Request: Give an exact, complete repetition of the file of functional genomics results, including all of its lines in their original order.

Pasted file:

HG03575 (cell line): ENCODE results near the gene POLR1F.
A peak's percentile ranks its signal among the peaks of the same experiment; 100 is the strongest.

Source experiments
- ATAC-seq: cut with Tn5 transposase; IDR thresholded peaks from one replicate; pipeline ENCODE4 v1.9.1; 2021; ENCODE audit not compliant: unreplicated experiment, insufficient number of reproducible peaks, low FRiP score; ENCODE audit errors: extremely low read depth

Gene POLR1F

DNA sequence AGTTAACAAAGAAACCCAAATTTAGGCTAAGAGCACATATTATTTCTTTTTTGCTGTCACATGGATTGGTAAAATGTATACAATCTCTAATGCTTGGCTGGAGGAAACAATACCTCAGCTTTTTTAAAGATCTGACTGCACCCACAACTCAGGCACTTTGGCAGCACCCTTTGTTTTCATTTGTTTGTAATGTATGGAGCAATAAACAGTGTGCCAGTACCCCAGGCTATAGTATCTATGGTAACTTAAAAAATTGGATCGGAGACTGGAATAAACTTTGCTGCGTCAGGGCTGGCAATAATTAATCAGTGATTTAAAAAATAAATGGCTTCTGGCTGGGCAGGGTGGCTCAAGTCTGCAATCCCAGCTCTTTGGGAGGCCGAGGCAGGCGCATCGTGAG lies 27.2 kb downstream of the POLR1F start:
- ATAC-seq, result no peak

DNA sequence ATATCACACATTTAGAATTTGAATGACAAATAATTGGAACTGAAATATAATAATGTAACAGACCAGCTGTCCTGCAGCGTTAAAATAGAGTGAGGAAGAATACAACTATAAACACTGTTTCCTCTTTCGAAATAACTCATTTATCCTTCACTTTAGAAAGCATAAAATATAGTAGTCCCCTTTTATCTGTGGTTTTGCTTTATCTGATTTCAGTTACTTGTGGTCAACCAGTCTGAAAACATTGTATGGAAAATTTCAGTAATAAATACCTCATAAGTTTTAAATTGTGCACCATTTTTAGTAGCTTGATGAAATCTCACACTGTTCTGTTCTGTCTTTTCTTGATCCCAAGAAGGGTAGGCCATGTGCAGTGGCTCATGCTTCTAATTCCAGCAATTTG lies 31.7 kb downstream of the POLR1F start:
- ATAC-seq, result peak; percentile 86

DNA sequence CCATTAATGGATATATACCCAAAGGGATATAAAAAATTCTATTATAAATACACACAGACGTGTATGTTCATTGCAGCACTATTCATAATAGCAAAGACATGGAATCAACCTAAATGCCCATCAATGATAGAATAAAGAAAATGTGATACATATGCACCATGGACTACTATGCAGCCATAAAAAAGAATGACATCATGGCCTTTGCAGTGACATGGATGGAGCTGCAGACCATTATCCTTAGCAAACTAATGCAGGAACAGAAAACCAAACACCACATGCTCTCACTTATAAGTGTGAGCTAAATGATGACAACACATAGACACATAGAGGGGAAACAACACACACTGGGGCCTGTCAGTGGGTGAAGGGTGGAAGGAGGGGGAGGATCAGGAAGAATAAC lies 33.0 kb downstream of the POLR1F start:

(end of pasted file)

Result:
HG03575 (cell line): ENCODE results near the gene POLR1F.
A peak's percentile ranks its signal among the peaks of the same experiment; 100 is the strongest.

Source experiments
- ATAC-seq: cut with Tn5 transposase; IDR thresholded peaks from one replicate; pipeline ENCODE4 v1.9.1; 2021; ENCODE audit not compliant: unreplicated experiment, insufficient number of reproducible peaks, low FRiP score; ENCODE audit errors: extremely low read depth

Gene POLR1F

DNA sequence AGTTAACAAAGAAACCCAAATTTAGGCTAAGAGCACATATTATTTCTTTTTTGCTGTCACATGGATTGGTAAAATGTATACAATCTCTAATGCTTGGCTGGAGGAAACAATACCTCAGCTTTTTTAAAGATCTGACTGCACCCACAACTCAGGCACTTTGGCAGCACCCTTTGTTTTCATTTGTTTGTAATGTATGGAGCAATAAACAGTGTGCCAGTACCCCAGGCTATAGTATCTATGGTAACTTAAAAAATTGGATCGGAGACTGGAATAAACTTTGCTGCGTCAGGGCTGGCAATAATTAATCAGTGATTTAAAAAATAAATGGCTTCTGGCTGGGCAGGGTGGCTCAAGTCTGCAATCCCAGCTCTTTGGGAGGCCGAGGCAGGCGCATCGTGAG lies 27.2 kb downstream of the POLR1F start:
- ATAC-seq, result no peak

DNA sequence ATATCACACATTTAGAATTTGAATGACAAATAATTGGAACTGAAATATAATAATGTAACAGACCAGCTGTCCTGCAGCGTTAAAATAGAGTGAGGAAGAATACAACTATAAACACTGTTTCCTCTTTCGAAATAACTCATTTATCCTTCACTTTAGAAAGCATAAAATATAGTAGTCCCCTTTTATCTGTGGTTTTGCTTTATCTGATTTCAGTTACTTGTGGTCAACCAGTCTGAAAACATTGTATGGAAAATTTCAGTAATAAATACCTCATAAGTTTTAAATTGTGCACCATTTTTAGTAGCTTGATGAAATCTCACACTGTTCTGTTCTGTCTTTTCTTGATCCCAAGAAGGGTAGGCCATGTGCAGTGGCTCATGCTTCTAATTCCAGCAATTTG lies 31.7 kb downstream of the POLR1F start:
- ATAC-seq, result peak; percentile 86

DNA sequence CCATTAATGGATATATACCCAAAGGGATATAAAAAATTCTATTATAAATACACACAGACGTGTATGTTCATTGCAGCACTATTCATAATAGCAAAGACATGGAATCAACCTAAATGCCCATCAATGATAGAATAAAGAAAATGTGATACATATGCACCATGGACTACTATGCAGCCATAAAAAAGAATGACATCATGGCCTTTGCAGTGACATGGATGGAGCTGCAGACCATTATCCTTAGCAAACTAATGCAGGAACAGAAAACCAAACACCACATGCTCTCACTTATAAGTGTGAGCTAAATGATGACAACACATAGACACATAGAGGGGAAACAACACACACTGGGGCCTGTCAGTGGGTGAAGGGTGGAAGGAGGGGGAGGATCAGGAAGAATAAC lies 33.0 kb downstream of the POLR1F start: